Of the 17 banks and securities firms with global capital market operations that were placed on review for downgrade in February, the reviews of two firms were concluded separately. Please see the following press releases for further information: "Moody's downgrades Nomura Holdings to Baa3 from Baa2; outlook stable, (http://v3.moodys.com/viewresearchdoc.aspx?docid=PR_240381) published 15 March 2012, and "Moody's downgrades Macquarie Bank to A2, Macquarie Group to A3," (http://v3.moodys.com/viewresearchdoc.aspx?docid=PR_240306) published 16 March 2012.

 

And specifically:

 

MORGAN STANLEY

Morgan Stanley’s senior unsecured long-term debt ratings were downgraded to Baa1 from A2 and the long-term deposit and issuer ratings of Morgan Stanley Bank, N.A. were downgraded to A3 from A1. The short-term ratings of both firms were lowered to Prime-2 from Prime-1. Moody’s also downgraded Morgan Stanley’s standalone credit assessment, to D+/baa3 from C/a3. The outlook on the standalone credit assessment and the ratings of Morgan Stanley’s operating subsidiaries is stable, while that on the senior debt and subordinated debt ratings of (or guaranteed by) the parent holding company is negative.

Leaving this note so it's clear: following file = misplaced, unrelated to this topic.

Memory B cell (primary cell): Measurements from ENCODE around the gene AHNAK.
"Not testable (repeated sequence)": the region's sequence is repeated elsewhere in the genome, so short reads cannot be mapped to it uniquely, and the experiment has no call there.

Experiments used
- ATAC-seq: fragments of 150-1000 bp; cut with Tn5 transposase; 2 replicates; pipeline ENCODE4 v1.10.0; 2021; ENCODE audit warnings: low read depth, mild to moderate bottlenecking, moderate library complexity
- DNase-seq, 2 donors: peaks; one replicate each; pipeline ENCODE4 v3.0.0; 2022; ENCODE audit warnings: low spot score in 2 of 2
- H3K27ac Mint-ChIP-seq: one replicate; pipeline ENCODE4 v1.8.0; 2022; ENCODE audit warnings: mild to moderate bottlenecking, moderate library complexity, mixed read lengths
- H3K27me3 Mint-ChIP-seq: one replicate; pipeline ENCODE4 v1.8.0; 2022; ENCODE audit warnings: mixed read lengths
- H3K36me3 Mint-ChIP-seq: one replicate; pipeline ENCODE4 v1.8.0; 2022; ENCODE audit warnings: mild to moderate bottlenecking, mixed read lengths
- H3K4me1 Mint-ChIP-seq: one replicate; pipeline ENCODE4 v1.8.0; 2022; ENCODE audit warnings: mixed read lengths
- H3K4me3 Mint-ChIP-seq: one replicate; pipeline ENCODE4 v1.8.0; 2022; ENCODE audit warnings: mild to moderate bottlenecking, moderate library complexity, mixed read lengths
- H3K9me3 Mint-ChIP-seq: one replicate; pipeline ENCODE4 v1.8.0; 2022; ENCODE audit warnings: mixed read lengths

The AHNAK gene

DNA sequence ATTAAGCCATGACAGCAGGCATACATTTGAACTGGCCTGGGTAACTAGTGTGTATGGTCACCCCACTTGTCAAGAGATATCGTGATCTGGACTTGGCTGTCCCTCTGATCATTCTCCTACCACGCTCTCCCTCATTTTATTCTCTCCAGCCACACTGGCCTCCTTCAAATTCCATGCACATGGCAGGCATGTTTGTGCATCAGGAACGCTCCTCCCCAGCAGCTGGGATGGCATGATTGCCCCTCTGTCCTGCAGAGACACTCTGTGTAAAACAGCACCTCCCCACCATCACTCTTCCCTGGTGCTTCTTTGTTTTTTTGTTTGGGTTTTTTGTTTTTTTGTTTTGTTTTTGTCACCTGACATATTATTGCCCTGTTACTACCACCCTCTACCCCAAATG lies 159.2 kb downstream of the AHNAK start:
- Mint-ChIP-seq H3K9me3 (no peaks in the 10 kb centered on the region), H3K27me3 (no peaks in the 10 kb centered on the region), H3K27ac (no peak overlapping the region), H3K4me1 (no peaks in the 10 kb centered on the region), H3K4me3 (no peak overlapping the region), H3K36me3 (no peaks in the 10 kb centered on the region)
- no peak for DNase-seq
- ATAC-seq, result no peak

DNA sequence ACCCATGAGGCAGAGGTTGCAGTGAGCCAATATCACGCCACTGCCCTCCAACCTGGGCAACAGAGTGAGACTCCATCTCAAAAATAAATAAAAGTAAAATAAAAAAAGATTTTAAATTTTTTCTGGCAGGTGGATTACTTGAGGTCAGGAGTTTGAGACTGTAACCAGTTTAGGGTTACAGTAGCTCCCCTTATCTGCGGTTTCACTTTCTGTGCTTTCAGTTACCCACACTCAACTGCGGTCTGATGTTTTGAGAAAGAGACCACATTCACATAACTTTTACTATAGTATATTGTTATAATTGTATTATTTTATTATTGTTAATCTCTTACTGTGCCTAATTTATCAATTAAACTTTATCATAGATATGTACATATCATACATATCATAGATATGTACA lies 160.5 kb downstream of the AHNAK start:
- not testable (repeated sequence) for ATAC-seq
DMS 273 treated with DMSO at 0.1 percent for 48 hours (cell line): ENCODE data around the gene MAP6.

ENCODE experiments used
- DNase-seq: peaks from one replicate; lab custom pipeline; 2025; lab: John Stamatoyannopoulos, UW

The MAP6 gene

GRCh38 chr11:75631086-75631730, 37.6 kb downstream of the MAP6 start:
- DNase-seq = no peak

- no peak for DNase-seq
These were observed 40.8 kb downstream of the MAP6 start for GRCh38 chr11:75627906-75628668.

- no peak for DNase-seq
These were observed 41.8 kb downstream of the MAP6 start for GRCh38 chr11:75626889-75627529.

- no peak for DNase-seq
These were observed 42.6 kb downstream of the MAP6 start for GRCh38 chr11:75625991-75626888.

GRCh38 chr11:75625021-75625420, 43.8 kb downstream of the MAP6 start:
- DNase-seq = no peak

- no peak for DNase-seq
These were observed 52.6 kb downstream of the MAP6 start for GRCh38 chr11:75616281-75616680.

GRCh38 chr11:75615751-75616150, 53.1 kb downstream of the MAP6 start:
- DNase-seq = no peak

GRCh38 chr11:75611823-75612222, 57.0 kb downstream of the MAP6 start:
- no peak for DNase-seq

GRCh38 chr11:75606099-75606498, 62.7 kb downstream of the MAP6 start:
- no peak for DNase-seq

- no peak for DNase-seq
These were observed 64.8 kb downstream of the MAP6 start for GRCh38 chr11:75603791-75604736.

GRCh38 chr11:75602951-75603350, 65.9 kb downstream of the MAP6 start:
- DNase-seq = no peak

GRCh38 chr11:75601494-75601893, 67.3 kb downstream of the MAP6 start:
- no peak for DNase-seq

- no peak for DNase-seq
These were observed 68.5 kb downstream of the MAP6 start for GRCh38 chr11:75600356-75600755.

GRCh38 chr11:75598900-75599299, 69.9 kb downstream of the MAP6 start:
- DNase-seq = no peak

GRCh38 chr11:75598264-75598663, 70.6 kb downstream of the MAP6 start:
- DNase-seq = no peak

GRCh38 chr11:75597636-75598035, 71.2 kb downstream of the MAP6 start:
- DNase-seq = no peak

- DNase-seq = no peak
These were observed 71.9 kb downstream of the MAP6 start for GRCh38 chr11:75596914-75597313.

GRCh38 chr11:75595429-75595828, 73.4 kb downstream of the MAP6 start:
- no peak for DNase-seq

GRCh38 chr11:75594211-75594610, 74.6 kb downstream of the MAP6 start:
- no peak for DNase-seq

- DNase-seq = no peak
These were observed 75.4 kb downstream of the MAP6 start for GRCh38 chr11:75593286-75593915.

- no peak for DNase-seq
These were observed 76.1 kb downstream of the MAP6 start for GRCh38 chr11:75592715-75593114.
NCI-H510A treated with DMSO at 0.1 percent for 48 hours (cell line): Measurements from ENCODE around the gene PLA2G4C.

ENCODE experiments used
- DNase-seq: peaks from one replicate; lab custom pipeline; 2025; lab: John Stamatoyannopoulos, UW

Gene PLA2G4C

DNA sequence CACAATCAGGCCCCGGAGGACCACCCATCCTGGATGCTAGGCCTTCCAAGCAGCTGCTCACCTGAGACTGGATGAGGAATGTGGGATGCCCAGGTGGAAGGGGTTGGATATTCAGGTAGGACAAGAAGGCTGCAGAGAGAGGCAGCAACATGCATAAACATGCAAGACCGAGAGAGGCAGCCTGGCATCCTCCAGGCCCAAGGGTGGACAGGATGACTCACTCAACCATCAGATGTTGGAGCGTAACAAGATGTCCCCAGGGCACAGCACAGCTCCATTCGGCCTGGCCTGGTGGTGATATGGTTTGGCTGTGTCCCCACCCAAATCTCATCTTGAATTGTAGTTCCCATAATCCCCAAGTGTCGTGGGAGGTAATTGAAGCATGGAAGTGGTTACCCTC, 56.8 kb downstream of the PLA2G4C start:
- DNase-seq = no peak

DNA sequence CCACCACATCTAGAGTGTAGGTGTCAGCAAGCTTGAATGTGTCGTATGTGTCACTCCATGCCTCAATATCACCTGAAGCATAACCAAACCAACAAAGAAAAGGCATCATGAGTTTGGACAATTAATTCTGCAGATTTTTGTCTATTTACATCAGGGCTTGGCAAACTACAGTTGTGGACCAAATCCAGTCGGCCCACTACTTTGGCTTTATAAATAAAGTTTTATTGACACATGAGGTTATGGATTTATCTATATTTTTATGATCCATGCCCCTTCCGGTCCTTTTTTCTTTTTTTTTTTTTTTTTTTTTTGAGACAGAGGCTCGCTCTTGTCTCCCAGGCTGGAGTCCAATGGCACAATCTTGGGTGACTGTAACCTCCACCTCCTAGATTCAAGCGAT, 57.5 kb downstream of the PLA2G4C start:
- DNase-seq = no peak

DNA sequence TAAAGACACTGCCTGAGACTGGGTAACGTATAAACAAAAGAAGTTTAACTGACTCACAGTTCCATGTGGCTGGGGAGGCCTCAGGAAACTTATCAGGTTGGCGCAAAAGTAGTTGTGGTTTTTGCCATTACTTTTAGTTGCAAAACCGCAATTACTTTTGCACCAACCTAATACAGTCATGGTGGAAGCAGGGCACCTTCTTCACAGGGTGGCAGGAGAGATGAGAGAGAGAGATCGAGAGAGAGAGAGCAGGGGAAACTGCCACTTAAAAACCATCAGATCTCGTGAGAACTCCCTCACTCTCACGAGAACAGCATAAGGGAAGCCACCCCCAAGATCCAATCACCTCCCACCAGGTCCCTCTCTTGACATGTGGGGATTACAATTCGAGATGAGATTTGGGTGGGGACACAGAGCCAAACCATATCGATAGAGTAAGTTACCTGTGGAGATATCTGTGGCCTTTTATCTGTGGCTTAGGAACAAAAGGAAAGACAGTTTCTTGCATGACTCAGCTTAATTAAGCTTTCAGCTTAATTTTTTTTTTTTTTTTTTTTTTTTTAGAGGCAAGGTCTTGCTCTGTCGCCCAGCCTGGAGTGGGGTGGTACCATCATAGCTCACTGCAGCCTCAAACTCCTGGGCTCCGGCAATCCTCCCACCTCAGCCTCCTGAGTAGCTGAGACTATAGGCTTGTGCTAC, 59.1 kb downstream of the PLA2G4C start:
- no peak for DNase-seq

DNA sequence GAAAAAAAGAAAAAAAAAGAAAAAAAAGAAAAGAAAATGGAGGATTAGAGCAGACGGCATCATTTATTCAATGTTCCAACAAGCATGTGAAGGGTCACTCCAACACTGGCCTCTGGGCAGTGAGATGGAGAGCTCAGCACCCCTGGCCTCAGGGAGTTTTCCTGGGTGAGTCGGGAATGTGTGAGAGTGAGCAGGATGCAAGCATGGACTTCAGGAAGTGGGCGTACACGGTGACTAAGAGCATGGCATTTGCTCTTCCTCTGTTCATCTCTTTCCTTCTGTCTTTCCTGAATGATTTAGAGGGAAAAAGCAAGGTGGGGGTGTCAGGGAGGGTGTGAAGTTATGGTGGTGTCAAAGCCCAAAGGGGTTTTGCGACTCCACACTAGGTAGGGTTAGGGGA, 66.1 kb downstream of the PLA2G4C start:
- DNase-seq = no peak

Morgan Stanley’s ratings benefit from three notches of uplift due to external support assumptions. This includes one notch of uplift from its largest shareholder, Mitsubishi UFJ Financial Group (MUFG, deposits Aa3, standalone credit assessment at C/a3 at Bank of Tokyo-Mitsubishi UFJ, Ltd), and two notches of uplift owing to Moody’s belief that there is a high likelihood that Morgan Stanley, as a systemically important financial institution, would receive support from the US government in the event such support was required to prevent a default. The one notch of uplift reflecting potential support from MUFG is the reason the downgrade was less than the guidance Moody’s provided on 15 February.